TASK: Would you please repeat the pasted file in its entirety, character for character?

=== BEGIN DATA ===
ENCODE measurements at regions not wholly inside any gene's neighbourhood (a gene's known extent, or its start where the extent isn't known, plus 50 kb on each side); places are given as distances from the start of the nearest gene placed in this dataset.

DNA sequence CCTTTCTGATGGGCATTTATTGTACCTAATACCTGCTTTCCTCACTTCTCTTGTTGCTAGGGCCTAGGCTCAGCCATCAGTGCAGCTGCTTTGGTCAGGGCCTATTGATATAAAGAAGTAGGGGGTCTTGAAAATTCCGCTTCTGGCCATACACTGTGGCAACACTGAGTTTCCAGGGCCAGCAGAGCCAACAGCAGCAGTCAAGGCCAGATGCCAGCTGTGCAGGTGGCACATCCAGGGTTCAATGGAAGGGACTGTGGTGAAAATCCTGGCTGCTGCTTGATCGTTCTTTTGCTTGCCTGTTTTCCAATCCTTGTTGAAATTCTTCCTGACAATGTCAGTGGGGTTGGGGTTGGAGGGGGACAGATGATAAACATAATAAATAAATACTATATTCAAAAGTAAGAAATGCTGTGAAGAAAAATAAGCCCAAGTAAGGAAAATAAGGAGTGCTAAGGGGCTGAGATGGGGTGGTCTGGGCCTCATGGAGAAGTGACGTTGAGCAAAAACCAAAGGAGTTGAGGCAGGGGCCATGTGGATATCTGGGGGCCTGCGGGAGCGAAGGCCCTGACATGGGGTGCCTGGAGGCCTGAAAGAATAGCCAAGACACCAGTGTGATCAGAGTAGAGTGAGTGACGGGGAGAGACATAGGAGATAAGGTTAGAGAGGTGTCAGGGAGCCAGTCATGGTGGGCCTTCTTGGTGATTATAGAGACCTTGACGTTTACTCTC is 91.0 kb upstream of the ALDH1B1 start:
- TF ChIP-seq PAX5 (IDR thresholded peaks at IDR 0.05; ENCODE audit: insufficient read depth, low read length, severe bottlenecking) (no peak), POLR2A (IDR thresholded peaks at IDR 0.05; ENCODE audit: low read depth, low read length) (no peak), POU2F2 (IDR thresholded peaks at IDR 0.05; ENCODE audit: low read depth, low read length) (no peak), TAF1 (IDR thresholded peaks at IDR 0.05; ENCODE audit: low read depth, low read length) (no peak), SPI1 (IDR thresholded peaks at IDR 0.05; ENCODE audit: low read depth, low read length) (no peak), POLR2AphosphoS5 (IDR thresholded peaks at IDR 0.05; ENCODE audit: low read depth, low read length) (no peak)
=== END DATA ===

ENCODE measurements at regions not wholly inside any gene's neighbourhood (a gene's known extent, or its start where the extent isn't known, plus 50 kb on each side); places are given as distances from the start of the nearest gene placed in this dataset.

DNA sequence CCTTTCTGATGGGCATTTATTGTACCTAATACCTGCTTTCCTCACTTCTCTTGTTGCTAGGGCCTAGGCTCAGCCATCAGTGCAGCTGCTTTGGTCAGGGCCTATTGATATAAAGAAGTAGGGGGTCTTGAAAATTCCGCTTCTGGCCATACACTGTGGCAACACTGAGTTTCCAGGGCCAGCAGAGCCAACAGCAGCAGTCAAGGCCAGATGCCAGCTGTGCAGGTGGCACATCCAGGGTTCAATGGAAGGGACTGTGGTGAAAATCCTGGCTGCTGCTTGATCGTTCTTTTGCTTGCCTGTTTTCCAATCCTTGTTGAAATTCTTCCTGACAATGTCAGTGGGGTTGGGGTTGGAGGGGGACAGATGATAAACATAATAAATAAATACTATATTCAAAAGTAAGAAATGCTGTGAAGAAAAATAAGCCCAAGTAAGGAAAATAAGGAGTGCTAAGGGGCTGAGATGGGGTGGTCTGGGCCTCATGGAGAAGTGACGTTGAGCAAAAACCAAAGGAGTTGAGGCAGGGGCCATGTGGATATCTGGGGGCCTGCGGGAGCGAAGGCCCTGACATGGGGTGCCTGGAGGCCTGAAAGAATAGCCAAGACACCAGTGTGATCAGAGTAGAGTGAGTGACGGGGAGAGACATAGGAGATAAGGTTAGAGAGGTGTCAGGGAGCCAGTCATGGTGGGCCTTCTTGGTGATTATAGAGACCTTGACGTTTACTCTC is 91.0 kb upstream of the ALDH1B1 start:
- TF ChIP-seq PAX5 (IDR thresholded peaks at IDR 0.05; ENCODE audit: insufficient read depth, low read length, severe bottlenecking) (no peak), POLR2A (IDR thresholded peaks at IDR 0.05; ENCODE audit: low read depth, low read length) (no peak), POU2F2 (IDR thresholded peaks at IDR 0.05; ENCODE audit: low read depth, low read length) (no peak), TAF1 (IDR thresholded peaks at IDR 0.05; ENCODE audit: low read depth, low read length) (no peak), SPI1 (IDR thresholded peaks at IDR 0.05; ENCODE audit: low read depth, low read length) (no peak), POLR2AphosphoS5 (IDR thresholded peaks at IDR 0.05; ENCODE audit: low read depth, low read length) (no peak)